QDC Brings Officina to Artigiana

QDC poster
QdC with Officina Fare’ poster

Officina Faré joins Humanitars14  and  Temporiuso Saronno  at Artigiana  on 7-8 March 2015!
Humanitars14 is a coworking art project and Temporiouso is a fast growing network of people living in the north-west ‘edge’ of Milan.
Artigiana (7-8 March / 13-15 March) is a spring fair showing the very best arts and crafts from our local area. It is hosted at Malpensafiere, a premiere venue at easy reach from Malpensa airport.

Quaderni di Carattere (QdC) have worked super hard to get the Officina ready for  the event designing our poster and information material. Come and have a chat about  sharing  Officina Faré space and vision.

Officina Faré Opens to EXPO

Logo Expo2015 Looking for an exhibition area,  studio space,  or a special backdrop for  social events during the six months of EXPO? Than check us out!  We offer flexibility and central access to Milan’s trasport and communications network. Check our options and get in touch with us for more information. Get involved,  support a shared vision and join the jouney.

Officina Fare’ is 15-20 minutes drive from EXPO,  5 minutes walk from Saronno train station which has frequent  rapid connections with Malpensa airport (17mins) , Milano Cadorna (20mins), Milano Centrale (30min), and the scenic City of Como.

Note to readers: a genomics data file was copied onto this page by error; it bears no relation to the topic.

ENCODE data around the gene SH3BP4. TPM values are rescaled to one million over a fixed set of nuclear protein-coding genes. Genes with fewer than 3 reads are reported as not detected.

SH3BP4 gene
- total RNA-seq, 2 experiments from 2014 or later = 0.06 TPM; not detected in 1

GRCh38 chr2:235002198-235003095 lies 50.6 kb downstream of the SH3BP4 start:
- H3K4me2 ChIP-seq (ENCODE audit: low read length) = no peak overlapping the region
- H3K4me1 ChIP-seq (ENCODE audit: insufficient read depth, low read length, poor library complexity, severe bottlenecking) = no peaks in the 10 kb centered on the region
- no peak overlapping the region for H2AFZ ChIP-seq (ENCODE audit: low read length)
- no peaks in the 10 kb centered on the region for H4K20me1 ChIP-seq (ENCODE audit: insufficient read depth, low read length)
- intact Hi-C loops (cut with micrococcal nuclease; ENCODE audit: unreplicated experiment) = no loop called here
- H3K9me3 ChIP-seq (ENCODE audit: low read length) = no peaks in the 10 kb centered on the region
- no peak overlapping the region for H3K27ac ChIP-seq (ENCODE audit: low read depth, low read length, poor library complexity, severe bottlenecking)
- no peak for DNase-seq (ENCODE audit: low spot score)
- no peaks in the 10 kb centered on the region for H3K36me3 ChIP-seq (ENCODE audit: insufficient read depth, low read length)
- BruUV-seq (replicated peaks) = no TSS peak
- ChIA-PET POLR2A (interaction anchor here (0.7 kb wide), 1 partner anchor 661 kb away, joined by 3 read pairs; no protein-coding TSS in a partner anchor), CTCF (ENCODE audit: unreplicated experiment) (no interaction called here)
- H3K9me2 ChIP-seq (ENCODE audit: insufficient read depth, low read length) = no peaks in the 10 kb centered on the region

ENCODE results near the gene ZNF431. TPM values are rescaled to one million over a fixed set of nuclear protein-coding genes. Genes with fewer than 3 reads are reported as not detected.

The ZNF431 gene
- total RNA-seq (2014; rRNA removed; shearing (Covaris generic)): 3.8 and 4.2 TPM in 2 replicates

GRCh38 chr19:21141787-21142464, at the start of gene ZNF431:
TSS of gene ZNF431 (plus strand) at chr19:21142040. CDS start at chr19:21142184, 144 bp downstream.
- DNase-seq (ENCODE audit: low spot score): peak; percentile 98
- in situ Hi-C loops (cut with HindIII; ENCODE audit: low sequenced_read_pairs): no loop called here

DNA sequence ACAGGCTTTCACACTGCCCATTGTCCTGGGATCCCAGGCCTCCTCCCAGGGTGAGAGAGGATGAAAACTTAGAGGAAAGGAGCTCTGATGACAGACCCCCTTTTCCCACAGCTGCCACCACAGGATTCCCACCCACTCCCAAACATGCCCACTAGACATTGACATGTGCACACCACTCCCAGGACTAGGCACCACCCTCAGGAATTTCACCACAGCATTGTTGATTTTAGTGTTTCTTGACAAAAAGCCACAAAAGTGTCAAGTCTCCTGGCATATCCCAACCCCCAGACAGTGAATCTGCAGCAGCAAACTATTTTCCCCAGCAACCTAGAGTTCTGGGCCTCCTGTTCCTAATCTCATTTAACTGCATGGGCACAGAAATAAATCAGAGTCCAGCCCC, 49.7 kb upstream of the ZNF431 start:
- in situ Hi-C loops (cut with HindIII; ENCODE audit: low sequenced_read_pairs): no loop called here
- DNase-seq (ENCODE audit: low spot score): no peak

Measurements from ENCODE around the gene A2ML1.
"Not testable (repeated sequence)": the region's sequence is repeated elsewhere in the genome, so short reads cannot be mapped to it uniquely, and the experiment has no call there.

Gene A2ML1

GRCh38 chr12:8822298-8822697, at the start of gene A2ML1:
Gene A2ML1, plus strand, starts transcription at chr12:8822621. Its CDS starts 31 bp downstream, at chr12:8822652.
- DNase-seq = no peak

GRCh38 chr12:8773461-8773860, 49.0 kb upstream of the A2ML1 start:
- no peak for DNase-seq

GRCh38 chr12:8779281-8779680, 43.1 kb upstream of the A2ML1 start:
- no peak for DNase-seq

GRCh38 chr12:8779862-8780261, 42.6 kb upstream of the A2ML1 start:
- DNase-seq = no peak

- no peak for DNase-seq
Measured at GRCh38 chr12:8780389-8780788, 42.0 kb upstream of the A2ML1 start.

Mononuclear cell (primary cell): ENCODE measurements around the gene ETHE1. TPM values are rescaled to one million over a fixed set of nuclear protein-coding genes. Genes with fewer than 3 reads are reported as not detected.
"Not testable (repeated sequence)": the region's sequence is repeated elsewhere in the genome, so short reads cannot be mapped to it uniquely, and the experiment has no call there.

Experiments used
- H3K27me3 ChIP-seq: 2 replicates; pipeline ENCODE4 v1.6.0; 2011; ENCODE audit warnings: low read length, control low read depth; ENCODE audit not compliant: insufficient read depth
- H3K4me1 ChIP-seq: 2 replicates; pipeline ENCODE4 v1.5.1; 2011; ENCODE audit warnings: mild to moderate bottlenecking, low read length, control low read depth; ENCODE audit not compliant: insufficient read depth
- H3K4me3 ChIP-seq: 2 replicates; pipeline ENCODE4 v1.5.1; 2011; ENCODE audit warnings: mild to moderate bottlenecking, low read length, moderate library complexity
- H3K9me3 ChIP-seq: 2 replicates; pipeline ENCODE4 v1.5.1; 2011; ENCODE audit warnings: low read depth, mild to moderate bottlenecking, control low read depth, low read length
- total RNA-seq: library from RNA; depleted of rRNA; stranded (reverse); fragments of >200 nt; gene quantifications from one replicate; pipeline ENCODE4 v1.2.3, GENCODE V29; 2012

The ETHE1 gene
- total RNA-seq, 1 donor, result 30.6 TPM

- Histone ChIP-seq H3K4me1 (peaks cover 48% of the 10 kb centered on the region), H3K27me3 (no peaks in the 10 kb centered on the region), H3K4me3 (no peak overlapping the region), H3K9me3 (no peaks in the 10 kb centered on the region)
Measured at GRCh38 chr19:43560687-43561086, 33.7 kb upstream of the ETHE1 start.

Expo Milano 2015 is the Universal Exhibition that Milan, Italy, will host from May 1 to October 31, 2015. Over this six-month period, Milan will become a global showcase with more than 140 participating countries.

DOWNOLAD: Officina Fare’ Information Pack PDF [1.5MB]
CONTACT: Send us a message

Off to Korea for CHI2015

CHI2015 logoExcellent news!
Officina Fare’ is going to CHI2015, the top conference in Human Computer Interactions, which  will be hosted in Seoul, Korea,  in April this year.

One of the Faré , Maria Angela Ferrario  from the School of Computing at Lancaster University, will be talking about the Officina at the  Design for Sharing workshop. There, she will explain how lessons learned from Social Digital Innovations projects such as Catalyst have been applied outside academia and to Officina Fare’. The article will go on CHI website later on in March or, if you cannot wait, you can download it from here. (PDF)